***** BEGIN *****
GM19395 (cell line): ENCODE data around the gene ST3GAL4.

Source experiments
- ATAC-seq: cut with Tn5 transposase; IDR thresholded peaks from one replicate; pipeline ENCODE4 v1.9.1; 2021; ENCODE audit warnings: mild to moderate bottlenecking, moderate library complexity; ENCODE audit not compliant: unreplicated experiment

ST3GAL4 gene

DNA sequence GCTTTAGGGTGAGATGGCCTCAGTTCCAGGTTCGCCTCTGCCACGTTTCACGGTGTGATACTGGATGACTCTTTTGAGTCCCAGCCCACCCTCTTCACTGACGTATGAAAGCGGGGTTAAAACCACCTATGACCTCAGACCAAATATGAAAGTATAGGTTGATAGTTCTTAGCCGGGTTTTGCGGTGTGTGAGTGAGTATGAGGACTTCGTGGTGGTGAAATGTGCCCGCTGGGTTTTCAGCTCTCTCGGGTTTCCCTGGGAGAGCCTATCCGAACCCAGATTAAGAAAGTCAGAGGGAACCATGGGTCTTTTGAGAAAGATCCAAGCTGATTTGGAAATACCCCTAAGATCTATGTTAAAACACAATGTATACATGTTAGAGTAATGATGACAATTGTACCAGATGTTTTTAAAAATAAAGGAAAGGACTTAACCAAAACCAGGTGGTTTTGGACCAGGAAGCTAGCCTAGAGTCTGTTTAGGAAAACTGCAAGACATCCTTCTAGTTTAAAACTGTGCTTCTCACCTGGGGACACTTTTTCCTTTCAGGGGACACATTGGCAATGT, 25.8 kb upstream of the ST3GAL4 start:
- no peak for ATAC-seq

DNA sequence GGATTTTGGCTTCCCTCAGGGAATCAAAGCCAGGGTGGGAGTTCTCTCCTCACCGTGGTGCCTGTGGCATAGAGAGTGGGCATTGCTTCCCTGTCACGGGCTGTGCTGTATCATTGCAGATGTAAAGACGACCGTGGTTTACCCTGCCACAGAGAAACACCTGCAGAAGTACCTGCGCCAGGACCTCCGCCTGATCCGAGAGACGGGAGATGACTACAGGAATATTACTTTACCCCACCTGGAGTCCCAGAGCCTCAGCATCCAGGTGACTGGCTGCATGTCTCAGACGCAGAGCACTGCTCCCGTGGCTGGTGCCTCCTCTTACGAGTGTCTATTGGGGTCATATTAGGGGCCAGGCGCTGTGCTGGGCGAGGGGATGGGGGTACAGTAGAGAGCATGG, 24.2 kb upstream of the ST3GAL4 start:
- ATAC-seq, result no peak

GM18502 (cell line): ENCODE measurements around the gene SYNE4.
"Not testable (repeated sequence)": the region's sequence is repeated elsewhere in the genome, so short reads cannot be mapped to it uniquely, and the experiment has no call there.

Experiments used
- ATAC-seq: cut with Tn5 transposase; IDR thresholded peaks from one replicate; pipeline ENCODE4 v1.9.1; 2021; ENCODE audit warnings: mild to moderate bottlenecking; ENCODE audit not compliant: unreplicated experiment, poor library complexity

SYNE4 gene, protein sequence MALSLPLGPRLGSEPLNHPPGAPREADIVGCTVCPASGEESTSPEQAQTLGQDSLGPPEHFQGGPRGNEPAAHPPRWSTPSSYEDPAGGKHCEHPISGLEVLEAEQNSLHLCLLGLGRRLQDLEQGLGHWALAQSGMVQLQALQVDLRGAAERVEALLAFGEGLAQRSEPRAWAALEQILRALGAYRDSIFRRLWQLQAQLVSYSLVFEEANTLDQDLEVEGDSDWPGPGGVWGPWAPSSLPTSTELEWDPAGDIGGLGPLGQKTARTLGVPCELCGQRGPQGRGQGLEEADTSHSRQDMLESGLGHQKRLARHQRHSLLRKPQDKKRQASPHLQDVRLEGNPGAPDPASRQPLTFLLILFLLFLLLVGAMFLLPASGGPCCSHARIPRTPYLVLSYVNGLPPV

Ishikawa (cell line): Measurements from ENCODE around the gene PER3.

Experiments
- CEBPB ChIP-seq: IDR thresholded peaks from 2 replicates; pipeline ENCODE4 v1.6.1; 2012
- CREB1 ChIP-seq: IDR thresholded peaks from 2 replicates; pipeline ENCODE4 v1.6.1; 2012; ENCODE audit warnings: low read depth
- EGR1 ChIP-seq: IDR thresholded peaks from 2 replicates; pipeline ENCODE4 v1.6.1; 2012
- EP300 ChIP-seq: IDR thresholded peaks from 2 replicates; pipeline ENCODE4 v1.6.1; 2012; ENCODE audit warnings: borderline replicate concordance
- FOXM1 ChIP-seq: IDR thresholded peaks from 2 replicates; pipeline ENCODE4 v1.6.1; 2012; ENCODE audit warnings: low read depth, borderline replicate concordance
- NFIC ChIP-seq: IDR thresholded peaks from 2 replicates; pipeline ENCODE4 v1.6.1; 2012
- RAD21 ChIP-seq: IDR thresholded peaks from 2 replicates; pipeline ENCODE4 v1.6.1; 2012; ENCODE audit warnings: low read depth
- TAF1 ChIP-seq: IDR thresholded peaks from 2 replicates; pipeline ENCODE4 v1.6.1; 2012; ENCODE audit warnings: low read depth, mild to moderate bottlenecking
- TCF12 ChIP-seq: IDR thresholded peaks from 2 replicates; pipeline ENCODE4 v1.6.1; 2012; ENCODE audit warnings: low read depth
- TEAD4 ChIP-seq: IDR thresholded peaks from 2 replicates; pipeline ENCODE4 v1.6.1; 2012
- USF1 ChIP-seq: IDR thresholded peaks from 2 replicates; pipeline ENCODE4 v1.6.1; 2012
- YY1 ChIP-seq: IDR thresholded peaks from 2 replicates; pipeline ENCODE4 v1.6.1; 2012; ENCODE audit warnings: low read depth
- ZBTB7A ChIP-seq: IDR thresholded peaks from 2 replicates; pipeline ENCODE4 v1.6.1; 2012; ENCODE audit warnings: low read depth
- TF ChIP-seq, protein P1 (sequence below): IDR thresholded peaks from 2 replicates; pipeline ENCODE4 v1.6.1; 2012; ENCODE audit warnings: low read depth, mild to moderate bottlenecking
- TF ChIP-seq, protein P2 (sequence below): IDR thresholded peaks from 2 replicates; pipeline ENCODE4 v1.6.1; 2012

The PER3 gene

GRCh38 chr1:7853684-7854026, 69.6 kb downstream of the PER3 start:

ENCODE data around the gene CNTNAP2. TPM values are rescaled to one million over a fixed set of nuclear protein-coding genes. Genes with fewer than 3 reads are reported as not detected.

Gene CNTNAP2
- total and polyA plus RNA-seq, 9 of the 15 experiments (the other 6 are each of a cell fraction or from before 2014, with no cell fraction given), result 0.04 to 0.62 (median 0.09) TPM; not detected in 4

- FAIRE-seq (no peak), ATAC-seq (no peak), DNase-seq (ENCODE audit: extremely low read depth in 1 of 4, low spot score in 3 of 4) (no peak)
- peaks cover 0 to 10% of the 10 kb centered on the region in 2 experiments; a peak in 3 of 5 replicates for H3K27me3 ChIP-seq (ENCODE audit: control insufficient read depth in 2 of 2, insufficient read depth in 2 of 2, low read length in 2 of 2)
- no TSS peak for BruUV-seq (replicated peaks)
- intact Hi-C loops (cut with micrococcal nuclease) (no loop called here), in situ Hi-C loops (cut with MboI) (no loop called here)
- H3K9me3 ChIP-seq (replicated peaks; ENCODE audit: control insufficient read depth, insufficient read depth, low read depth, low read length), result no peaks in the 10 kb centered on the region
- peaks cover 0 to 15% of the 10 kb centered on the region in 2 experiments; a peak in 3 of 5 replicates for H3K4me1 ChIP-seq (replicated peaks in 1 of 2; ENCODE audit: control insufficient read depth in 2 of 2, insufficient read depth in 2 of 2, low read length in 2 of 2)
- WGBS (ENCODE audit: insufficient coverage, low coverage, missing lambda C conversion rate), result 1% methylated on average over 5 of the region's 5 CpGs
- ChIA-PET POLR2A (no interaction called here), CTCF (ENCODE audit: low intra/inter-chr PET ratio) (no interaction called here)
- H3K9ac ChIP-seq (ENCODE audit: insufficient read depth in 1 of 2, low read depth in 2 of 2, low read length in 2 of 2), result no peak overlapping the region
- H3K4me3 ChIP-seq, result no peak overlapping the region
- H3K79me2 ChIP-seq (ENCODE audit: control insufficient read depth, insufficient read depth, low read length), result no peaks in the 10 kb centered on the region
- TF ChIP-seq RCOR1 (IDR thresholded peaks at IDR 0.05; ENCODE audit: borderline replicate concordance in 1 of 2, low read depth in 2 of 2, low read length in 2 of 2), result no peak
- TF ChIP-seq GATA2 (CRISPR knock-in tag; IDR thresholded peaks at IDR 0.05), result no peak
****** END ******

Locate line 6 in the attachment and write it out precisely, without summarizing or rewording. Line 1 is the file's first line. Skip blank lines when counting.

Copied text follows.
- no peak for ATAC-seq